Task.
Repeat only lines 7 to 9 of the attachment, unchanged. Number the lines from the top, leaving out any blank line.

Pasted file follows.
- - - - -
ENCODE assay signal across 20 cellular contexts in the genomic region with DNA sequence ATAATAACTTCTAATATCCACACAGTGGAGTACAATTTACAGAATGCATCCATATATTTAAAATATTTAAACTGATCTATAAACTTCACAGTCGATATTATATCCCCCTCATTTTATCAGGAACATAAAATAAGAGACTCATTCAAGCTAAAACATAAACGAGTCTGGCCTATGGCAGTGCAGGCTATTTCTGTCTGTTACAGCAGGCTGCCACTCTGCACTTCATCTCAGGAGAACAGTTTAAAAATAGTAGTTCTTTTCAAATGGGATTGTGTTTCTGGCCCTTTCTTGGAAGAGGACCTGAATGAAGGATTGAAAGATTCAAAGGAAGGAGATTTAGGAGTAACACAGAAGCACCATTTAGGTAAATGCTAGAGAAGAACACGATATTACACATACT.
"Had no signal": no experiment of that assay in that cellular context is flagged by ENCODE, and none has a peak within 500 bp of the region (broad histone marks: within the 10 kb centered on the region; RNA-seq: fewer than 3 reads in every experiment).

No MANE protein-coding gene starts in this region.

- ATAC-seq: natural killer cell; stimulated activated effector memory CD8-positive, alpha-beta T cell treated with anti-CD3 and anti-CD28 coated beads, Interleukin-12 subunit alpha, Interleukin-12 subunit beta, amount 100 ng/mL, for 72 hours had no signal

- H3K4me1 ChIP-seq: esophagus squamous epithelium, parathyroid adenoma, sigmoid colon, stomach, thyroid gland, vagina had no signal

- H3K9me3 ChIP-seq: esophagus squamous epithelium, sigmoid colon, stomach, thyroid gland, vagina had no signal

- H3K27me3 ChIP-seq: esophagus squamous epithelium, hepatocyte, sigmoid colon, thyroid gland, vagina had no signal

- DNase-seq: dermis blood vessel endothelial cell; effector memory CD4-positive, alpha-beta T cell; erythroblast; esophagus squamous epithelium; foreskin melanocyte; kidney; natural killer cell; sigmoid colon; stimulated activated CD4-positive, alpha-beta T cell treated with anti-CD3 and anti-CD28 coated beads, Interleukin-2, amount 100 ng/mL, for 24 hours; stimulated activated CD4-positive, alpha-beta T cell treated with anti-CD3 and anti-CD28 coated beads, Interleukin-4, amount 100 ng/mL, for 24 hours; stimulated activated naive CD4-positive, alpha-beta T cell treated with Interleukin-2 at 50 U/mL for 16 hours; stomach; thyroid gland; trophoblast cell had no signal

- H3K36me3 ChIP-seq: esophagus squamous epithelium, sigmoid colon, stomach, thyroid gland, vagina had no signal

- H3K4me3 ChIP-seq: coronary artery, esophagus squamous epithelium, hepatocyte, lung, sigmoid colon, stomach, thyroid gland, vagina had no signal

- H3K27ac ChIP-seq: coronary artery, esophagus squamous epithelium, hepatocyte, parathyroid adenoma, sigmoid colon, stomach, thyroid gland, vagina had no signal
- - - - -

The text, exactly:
- H3K27me3 ChIP-seq: esophagus squamous epithelium, hepatocyte, sigmoid colon, thyroid gland, vagina had no signal

- DNase-seq: dermis blood vessel endothelial cell; effector memory CD4-positive, alpha-beta T cell; erythroblast; esophagus squamous epithelium; foreskin melanocyte; kidney; natural killer cell; sigmoid colon; stimulated activated CD4-positive, alpha-beta T cell treated with anti-CD3 and anti-CD28 coated beads, Interleukin-2, amount 100 ng/mL, for 24 hours; stimulated activated CD4-positive, alpha-beta T cell treated with anti-CD3 and anti-CD28 coated beads, Interleukin-4, amount 100 ng/mL, for 24 hours; stimulated activated naive CD4-positive, alpha-beta T cell treated with Interleukin-2 at 50 U/mL for 16 hours; stomach; thyroid gland; trophoblast cell had no signal

- H3K36me3 ChIP-seq: esophagus squamous epithelium, sigmoid colon, stomach, thyroid gland, vagina had no signal